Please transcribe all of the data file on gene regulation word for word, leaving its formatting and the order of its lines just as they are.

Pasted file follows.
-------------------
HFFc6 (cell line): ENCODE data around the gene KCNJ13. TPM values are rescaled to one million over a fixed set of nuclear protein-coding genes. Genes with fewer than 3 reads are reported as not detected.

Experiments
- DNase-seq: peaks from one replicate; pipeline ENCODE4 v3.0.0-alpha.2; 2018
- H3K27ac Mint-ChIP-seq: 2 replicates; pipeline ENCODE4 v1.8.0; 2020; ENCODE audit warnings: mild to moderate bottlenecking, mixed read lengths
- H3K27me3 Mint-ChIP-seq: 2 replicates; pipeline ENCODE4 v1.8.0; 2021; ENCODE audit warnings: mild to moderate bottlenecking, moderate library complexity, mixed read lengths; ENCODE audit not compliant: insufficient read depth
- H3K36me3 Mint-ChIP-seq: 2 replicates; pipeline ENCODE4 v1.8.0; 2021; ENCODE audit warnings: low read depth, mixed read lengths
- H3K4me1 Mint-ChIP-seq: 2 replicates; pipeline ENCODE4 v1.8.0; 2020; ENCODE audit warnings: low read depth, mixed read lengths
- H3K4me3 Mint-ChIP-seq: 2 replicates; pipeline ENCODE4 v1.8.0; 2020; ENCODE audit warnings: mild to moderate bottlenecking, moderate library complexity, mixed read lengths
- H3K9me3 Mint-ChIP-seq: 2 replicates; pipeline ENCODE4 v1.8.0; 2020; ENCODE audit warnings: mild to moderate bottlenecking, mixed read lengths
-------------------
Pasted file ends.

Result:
HFFc6 (cell line): ENCODE data around the gene KCNJ13. TPM values are rescaled to one million over a fixed set of nuclear protein-coding genes. Genes with fewer than 3 reads are reported as not detected.

Experiments
- DNase-seq: peaks from one replicate; pipeline ENCODE4 v3.0.0-alpha.2; 2018
- H3K27ac Mint-ChIP-seq: 2 replicates; pipeline ENCODE4 v1.8.0; 2020; ENCODE audit warnings: mild to moderate bottlenecking, mixed read lengths
- H3K27me3 Mint-ChIP-seq: 2 replicates; pipeline ENCODE4 v1.8.0; 2021; ENCODE audit warnings: mild to moderate bottlenecking, moderate library complexity, mixed read lengths; ENCODE audit not compliant: insufficient read depth
- H3K36me3 Mint-ChIP-seq: 2 replicates; pipeline ENCODE4 v1.8.0; 2021; ENCODE audit warnings: low read depth, mixed read lengths
- H3K4me1 Mint-ChIP-seq: 2 replicates; pipeline ENCODE4 v1.8.0; 2020; ENCODE audit warnings: low read depth, mixed read lengths
- H3K4me3 Mint-ChIP-seq: 2 replicates; pipeline ENCODE4 v1.8.0; 2020; ENCODE audit warnings: mild to moderate bottlenecking, moderate library complexity, mixed read lengths
- H3K9me3 Mint-ChIP-seq: 2 replicates; pipeline ENCODE4 v1.8.0; 2020; ENCODE audit warnings: mild to moderate bottlenecking, mixed read lengths